Brassard can play with Arty and help the Russian score. A 27 year old Nash replaces a 31 year old Gaborik. Moore replaces the often injured Staal. It would save alot of cap room especially by getting rid of Staal and Boyle’s huge cap hits. I dont’t think that they would even need to trade for Clowe. Plus i don’t like the 8 year $34 million. Thats no better than Ricards contract both in salary or length. I did notice that Gaborik scored the game winner last night which was assisted by Dubinsky.

    • I liked Dubinsky quite a bit myself, but a $4.2 million cap hit is a huge problem. I know Staal is hurt a lot (through no fault of his own), but $3.9m for a d-man of his caliber is a steal when healthy.

      I agree on Clowe’s contract. He is a quality role player, but that kind of length commitment for a support guy is a non-starter for me. I think Gabby will find success in Columbus (former teammates, no defensive responsibilities, less media scrutiny, etc.), and I wish him nothing but success…just not against us.

  • The noobs exercised Torts game plan without even knowing it, having arrived mere minutes prior to the warm up. Do they all have the power to devine Tort’s intentions. Are they so special that can they understand in 5 minutes what Torts has been preaching all season? That’s one hell of trade. Makes the guys already on the Rangers roster look pretty stupid because they didn’t get it sooner. Let’s hope Tortorella just let’s them play tonight.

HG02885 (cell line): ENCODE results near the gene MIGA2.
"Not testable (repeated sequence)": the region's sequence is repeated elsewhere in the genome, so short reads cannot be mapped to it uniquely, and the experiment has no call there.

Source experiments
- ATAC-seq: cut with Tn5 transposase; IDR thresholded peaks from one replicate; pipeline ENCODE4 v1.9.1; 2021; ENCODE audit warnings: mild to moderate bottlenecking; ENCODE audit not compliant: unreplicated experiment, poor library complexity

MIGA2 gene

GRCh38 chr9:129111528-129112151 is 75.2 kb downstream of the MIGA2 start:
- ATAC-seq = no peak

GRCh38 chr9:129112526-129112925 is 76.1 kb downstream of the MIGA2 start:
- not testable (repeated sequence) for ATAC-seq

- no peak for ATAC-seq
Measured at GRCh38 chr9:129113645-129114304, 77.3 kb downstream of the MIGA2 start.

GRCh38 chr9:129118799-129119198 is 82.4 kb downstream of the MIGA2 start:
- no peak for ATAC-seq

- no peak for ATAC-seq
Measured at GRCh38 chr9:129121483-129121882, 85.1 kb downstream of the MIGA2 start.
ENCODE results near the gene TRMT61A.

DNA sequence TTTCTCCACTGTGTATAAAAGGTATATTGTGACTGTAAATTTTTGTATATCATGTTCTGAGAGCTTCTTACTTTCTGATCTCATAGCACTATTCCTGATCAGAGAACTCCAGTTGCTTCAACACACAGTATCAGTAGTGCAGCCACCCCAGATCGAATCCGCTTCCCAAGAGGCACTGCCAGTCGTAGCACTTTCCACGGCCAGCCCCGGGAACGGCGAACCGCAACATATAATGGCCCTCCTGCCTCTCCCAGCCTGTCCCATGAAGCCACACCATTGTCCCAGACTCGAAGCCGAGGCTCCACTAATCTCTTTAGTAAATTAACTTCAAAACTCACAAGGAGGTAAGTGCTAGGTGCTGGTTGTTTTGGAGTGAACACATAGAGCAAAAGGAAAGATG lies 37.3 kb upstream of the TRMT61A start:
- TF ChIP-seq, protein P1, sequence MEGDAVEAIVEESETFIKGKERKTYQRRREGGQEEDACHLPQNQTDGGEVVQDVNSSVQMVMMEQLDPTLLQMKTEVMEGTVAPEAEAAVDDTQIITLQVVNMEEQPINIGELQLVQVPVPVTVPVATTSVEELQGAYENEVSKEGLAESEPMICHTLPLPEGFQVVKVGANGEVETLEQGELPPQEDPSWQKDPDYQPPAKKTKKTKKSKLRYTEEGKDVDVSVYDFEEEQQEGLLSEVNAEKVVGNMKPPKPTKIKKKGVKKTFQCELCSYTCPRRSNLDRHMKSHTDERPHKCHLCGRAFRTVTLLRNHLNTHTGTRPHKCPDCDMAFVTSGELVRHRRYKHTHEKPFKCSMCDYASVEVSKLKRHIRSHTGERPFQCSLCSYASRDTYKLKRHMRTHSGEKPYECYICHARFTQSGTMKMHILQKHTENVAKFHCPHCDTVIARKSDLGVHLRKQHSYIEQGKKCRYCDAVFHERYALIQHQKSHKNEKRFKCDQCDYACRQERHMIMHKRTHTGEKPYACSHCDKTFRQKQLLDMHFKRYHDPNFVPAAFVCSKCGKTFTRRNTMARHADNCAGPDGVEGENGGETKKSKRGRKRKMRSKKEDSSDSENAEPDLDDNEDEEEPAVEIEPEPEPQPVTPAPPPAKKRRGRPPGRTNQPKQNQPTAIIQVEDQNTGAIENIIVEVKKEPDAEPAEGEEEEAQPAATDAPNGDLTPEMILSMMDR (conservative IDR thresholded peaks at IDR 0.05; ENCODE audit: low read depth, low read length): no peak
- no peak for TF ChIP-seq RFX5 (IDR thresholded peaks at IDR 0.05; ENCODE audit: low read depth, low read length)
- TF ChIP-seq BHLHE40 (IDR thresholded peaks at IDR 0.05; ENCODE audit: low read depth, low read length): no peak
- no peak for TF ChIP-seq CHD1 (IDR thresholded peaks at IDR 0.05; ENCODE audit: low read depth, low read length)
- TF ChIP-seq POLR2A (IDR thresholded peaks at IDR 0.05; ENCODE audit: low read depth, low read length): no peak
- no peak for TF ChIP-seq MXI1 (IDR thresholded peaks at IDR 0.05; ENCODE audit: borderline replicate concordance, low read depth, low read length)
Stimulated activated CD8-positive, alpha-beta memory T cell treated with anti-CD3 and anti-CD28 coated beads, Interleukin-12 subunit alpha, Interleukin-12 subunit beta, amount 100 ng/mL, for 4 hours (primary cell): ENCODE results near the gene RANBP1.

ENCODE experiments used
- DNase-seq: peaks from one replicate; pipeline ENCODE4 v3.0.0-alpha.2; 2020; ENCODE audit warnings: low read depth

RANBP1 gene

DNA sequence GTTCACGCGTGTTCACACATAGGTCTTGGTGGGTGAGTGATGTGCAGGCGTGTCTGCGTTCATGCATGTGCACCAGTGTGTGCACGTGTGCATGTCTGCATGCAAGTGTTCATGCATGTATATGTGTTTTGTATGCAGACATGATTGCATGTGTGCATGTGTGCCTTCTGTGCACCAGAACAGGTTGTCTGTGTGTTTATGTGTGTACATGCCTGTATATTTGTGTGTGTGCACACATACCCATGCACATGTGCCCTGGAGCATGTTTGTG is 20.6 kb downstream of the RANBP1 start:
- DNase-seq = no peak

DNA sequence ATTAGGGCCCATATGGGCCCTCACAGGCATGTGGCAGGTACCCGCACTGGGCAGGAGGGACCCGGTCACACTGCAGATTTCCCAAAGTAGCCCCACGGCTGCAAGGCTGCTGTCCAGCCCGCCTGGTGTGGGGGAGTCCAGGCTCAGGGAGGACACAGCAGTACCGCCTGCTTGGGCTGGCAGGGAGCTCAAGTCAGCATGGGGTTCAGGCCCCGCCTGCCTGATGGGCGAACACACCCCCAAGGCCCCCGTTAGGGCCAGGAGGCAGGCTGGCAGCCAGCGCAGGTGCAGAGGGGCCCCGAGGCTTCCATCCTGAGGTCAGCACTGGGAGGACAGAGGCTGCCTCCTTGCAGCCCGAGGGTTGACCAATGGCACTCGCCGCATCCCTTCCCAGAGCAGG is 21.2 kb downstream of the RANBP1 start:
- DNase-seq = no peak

• ‘cmon, let’s not act like Torts is preaching some sort of unintelligible hockey voodoo here. He plays a pretty standard 2-1-2 forecheck and collapsing d-zone. As The Suit mentioned the other day, the Sharks play a similar system. I’m pretty sure each of these new guys have experience with a similar style at some level of competitive hockey.

      It’s also a relatively simple system if executed properly, and that’s exactly what we saw on Wednesday.

    • Again execution of a simple 2-1-2 and collapse d-zone. Systems aren’t a list of 100’s of set plays (when f1 has the puck in the corner and f2 is in the slot, but 2 opposing dmen are on you, pass to strongside d1 at the point, unless xyz)…hockey is too much fluid a game for that.

      Systems are a high level strategy that teams have so that they are all following the same strategy and are on the same page/have a *general* idea where they are on the ice and have a *general* idea of what there options are. If f1 is on the forecheck and gets the puck in the corner he knows that he can keep cycling and f2 will be in position to get to the puck behind the net, go to the net himself, pass to f3 who is getting into position near the front of the net or low slot, go to d1 at the near point or d2 creeping in from the far weakside point. F1 has a general idea of what his opions are. It is up to f1 at this point to read the play and make the right choice. If it’s cycling, you play strong along the boards, look for a breakdown/best open man, and make a play.